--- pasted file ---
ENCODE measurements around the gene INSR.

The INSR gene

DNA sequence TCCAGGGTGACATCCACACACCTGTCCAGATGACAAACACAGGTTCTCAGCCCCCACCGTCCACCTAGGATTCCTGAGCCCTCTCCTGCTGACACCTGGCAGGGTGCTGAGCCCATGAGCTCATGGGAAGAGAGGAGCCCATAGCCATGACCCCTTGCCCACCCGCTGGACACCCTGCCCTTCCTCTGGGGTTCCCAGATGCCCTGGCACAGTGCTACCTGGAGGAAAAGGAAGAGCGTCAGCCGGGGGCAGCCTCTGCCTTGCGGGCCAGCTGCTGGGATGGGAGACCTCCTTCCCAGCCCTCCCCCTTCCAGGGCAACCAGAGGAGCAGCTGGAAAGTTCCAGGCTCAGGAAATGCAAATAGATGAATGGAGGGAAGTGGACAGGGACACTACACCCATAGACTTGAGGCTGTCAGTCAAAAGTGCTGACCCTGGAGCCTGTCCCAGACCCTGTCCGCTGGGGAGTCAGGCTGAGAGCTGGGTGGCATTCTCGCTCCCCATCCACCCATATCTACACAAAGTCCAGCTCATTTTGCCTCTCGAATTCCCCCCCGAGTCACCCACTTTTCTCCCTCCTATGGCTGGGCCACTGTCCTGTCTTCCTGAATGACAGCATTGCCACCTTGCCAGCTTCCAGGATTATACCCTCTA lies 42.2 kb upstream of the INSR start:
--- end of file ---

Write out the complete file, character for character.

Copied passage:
ENCODE measurements around the gene INSR.

The INSR gene

DNA sequence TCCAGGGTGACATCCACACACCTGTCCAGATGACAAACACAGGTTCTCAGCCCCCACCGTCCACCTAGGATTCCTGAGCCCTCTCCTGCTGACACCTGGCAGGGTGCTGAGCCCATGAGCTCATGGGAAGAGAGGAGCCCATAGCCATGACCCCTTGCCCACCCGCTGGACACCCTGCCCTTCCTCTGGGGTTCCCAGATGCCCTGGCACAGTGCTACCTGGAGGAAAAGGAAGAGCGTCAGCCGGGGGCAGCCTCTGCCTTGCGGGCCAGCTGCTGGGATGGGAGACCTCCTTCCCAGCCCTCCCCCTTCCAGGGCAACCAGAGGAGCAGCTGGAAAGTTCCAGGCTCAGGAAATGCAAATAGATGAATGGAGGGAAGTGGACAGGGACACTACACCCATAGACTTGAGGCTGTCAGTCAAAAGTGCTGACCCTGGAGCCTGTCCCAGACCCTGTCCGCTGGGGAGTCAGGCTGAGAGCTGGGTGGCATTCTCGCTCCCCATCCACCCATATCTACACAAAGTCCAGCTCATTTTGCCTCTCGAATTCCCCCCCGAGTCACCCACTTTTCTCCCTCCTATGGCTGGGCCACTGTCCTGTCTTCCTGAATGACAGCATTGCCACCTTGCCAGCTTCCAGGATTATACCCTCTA lies 42.2 kb upstream of the INSR start: